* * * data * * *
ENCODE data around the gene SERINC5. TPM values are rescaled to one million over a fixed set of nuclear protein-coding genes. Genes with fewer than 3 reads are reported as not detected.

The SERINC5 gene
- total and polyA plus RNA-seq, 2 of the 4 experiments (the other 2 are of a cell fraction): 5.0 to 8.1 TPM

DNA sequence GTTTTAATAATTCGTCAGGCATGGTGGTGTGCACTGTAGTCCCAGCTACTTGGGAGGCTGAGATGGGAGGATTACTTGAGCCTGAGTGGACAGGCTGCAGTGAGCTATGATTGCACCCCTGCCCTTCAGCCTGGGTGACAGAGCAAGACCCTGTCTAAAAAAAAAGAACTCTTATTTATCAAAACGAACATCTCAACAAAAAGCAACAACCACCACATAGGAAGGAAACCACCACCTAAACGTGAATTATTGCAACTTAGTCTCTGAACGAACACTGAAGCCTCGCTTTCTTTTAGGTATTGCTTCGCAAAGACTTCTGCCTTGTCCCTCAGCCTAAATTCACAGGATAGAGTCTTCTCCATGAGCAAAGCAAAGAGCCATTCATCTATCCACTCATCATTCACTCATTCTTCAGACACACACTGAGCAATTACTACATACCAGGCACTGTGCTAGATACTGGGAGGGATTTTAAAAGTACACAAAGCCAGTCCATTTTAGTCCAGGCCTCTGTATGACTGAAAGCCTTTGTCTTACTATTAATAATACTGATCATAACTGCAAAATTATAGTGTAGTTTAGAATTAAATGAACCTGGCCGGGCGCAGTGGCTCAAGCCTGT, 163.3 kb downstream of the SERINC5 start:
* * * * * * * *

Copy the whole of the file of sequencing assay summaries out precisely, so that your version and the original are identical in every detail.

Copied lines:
ENCODE data around the gene SERINC5. TPM values are rescaled to one million over a fixed set of nuclear protein-coding genes. Genes with fewer than 3 reads are reported as not detected.

The SERINC5 gene
- total and polyA plus RNA-seq, 2 of the 4 experiments (the other 2 are of a cell fraction): 5.0 to 8.1 TPM

DNA sequence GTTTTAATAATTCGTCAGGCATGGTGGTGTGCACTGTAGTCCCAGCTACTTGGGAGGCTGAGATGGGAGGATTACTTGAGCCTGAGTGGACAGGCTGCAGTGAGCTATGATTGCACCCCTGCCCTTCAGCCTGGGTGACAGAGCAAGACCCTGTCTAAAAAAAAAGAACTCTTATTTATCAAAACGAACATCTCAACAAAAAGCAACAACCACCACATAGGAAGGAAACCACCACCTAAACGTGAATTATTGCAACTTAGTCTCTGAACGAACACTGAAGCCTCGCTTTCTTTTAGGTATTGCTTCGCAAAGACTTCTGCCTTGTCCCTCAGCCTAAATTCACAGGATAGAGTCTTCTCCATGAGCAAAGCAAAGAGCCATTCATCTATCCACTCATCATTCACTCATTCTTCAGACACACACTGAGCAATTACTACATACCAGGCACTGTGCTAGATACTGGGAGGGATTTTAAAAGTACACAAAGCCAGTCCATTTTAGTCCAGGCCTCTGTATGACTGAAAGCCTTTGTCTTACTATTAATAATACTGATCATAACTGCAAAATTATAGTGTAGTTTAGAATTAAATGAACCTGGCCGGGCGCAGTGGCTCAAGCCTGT, 163.3 kb downstream of the SERINC5 start: